Which varieties of winter wheat are best suited for my area?
Refer to the Varieties of Grain Crops for the best varieties for your area. Choose a variety that would provide you with the best yield and resistance to lodging, winter damage, stem rust, leaf rust and bunt. When selecting varieties, marketing should also be considered. Contact your grain merchants prior to purchasing seed.
Apply nutrients based on soil test recommendations using a reasonable target yield. Expected price of winter wheat and fertilizer should also be considered for determining economic fertilizer application rates.
Commonly available forms of nitrogen are: urea (46-0-0); liquid urea ammonium nitrate (28-0-0); anhydrous ammonia (82-0-0); and ammonium sulphate (21-0-0-24). For details on the characteristics and usage of these fertilizer options, see Nitrogen Fertilization and Guidelines for Safe Rates of Fertilizer applied with the Seed.
Phosphate fertilizer must be banded with, or very near, the seed to be effective. The higher the amount of N placed with seed, the higher the risk of seedling damage and winter-kill. Side or mid-row banding of N gives the best results both in terms of protecting the seedling from toxicity and salt effect and increasing N use efficiency. Generally, fall broadcasting N results in increased risk of losses of N to the environment. If seeding is done with double shoot openers, don't sacrifice seedbed quality for fertilizer placement. There are several effective methods of applying N early in the spring.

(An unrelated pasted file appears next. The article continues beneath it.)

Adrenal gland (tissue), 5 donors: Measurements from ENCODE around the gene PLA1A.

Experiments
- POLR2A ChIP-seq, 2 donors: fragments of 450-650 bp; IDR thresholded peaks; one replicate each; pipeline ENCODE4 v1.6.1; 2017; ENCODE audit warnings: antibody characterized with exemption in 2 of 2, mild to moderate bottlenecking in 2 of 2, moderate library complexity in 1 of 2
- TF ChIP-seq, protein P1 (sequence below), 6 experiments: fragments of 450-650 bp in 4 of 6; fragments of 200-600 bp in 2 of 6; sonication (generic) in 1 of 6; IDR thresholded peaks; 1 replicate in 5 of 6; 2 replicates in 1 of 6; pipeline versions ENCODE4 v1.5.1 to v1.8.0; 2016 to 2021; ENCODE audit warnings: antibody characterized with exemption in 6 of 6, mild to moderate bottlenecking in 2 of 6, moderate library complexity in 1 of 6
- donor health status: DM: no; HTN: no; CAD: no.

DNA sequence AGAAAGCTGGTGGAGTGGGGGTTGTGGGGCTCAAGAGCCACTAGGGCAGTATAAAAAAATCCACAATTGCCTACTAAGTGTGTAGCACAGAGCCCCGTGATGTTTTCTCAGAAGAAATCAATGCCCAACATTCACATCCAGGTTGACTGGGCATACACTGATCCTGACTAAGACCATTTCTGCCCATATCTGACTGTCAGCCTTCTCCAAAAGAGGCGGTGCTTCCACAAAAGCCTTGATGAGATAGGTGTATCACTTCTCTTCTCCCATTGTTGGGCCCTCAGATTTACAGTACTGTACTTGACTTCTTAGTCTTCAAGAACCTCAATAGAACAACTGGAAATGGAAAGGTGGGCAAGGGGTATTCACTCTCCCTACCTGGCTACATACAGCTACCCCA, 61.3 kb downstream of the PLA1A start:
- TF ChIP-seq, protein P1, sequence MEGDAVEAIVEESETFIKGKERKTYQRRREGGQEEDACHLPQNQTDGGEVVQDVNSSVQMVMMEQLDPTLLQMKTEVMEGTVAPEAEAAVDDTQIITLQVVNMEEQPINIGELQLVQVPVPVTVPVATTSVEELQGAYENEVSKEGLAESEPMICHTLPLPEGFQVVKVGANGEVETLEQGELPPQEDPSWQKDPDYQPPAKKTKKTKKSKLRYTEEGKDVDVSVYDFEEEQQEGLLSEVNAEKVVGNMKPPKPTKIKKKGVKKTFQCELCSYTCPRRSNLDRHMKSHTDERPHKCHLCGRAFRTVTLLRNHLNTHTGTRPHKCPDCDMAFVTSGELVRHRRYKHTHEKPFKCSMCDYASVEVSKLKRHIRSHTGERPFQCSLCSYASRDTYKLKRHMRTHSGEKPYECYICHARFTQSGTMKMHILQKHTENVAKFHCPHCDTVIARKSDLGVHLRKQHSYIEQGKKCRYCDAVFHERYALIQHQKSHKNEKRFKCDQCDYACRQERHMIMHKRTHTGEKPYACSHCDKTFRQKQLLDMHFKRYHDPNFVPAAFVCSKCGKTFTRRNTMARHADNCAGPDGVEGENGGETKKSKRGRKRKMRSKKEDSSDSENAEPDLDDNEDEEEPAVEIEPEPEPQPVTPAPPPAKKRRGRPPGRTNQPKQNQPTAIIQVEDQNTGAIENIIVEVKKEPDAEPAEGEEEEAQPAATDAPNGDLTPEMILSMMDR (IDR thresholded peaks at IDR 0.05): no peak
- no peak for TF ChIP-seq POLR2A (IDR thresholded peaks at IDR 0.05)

Winter wheat growers like to assess their winter wheat fields for winter-kill in early spring before applying the N fertilizer. Whatever the case, ensure that the N fertilizer is applied by early spring for optimum results using soil test recommendations. Side banding or mid-row banding all the N fertilizer in the fall is one option and early spring application using one of several methods is another option, for managing fertility in winter cereals. Logistically, winter wheat should be fertilized prior to spring seeding to avoid conflict with seeding operations.
Pre-seeding weed control, including pre-harvest management with a glyphosate product is an effective control measure for biennial and perennial weeds. There are limited herbicides registered for fall post-emergent application to winter wheat.
Canadian labels recommend spring application only, and many indicate NOT to apply in the fall. As a result, the optimum time to treat winter annual broadleaf weeds in winter wheat is as early in the spring as feasible when both winter wheat and winter annual weeds have begun to grow.